By Kari Jolly, Tax Senior Associate
Presidential Memorandum in Response to COVID-19 – Deferring Payroll Tax Obligations
On August 28, 2020, the Internal Revenue Service released Notice 2020-65 to provide guidance for employers who decide to participate in the deferral of withholding and deposit of the 6.2 percent employee portion of Social Security Tax under President Trump’s Memorandum dated August 8, 2020.
Notice 2020-65 confirms that participating employers will be required to deposit the entirety of previously deferred withholding during the period beginning January 1, 2021, and ending on April 30, 2021. Interest, penalties, and additions to unpaid tax shall begin to accrue on May 1, 2021.
Social Security Tax Deferral: Overview of Notice 2020-65
The thrust of Notice 2020-65 is that employers remain legally obligated to remit all the employee’s 6.2 percent portion of the Social Security Tax; the due date for the deposit of that withholding is simply postponed. If an employer chooses to defer withholding from an employee’s wages as outlined in the President’s Memorandum, the employer has basically two options:
- Recoup the deferred amount from the employee between January 1, 2021, and April 30, 2021, by increasing withholding from the employee’s wages; or
- Pay the amount due out-of-pocket on behalf of the employee and recover the amount from the employee under a method alternative to withholding.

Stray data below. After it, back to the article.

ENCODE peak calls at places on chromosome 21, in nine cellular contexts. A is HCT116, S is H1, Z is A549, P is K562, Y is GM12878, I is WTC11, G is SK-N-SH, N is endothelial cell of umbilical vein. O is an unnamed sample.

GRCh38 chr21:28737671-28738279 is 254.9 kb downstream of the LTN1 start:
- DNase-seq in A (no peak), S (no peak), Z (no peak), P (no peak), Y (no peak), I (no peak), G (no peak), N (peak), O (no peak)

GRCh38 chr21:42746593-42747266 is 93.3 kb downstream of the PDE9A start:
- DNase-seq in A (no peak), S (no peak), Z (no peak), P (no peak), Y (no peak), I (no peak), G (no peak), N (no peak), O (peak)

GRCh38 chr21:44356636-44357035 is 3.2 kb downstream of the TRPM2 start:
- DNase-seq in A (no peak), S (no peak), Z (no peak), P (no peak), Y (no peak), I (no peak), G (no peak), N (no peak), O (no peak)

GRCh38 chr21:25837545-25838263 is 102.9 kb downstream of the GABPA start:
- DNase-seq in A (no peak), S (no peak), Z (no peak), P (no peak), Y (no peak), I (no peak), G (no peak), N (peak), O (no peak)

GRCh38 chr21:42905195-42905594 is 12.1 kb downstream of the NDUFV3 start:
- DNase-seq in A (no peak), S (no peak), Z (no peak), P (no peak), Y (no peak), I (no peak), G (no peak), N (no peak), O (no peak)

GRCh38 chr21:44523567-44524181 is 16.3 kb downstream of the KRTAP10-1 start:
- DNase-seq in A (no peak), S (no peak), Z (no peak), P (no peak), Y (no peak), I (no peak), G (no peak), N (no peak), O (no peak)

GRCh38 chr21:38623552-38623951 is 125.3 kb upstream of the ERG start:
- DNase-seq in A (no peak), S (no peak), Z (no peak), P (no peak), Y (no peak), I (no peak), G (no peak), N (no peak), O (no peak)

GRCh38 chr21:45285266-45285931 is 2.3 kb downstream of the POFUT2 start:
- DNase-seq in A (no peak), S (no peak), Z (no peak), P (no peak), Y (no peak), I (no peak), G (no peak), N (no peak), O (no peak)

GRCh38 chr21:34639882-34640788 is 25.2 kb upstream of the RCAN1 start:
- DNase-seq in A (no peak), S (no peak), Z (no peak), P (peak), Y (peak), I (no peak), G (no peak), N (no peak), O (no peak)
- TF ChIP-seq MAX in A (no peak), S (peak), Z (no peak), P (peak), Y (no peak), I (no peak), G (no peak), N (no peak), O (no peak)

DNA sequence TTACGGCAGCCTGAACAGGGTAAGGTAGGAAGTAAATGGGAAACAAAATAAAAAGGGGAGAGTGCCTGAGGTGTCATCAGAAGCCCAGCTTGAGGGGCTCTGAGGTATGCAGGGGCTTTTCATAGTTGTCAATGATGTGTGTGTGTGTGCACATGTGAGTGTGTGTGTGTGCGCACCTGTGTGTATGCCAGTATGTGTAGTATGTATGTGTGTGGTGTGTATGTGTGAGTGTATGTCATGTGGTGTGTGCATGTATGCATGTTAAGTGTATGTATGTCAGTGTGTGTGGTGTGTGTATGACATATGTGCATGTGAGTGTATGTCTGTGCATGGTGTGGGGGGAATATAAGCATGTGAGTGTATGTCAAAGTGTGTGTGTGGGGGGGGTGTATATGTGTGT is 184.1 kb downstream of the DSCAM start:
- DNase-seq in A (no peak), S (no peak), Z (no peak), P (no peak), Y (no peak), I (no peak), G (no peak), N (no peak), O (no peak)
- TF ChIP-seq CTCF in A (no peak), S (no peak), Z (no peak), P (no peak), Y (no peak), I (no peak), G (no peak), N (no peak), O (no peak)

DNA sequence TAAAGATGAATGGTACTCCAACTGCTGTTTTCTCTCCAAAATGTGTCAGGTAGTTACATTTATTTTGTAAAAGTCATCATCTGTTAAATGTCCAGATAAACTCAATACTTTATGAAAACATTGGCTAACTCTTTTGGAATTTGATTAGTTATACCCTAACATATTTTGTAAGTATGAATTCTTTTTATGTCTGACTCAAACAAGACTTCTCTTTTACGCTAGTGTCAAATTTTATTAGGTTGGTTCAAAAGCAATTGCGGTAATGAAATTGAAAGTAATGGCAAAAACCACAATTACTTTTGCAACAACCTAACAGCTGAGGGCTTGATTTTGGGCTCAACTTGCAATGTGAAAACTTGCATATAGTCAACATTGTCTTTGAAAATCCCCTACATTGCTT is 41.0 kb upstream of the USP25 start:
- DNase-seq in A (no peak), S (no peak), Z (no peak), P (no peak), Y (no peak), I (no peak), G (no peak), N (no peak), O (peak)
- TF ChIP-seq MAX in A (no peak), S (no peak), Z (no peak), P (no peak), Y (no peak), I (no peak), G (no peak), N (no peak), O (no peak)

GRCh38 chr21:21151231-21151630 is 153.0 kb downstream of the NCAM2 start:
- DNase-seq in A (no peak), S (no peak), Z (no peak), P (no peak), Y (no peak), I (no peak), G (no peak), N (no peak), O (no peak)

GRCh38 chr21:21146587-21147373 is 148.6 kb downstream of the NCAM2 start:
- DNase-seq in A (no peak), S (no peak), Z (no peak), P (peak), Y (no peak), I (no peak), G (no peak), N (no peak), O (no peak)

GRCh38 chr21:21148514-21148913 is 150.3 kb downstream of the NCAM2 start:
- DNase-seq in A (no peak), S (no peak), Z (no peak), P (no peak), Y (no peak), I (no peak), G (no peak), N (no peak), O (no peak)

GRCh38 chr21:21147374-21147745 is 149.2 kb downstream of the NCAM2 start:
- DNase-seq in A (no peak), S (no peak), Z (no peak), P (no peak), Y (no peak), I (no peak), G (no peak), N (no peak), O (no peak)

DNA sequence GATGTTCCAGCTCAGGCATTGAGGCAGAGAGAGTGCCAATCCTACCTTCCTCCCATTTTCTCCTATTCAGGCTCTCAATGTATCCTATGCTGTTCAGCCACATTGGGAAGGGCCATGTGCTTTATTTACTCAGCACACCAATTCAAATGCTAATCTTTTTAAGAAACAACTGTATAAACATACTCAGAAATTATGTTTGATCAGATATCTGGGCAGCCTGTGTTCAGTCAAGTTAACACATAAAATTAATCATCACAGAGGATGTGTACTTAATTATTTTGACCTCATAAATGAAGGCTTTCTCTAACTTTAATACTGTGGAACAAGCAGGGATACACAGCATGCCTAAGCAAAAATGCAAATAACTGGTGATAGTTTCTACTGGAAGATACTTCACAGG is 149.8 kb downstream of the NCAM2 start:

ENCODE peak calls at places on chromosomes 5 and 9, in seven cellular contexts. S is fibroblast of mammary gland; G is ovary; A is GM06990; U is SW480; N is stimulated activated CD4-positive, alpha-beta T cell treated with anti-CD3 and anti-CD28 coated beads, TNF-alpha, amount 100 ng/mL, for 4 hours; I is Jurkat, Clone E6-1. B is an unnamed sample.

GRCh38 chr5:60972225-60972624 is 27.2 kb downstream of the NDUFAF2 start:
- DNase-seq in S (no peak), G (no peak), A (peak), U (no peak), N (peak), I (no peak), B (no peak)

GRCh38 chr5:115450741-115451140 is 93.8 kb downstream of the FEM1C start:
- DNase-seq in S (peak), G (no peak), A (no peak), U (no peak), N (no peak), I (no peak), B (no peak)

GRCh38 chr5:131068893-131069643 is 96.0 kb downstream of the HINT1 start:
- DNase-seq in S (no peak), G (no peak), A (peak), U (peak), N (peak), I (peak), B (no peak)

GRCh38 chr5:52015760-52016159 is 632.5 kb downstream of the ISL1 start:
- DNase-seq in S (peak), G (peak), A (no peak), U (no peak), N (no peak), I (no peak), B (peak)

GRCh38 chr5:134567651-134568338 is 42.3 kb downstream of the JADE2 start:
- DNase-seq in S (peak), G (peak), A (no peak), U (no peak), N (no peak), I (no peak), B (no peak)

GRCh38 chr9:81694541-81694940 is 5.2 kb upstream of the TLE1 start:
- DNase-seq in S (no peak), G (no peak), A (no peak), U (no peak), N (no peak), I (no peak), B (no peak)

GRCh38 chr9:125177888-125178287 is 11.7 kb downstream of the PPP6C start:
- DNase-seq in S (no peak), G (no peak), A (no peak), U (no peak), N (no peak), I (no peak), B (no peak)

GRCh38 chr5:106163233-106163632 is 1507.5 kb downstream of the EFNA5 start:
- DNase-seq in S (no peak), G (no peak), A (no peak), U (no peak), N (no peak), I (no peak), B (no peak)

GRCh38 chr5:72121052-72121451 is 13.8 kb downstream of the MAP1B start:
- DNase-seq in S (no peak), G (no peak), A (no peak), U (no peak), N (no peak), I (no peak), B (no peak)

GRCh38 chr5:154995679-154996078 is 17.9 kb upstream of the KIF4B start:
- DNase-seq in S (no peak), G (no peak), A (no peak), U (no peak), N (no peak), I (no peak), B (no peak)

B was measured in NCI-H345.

The risk of recovery associated with either option will vary depending on many factors. Employers considering participation in the deferral are strongly encouraged to consult with their business advisors to determine their best course of action.
If you have questions about this development or other business matters related to COVID-19, please reach out to your Keiter service team or review Keiter’s COVID-19 knowledge library.
The information contained within this article is provided for informational purposes only and is current as of the date published. Online readers are advised not to act upon this information without seeking the service of a professional accountant, as this article is not a substitute for obtaining accounting, tax, or financial advice from a professional accountant.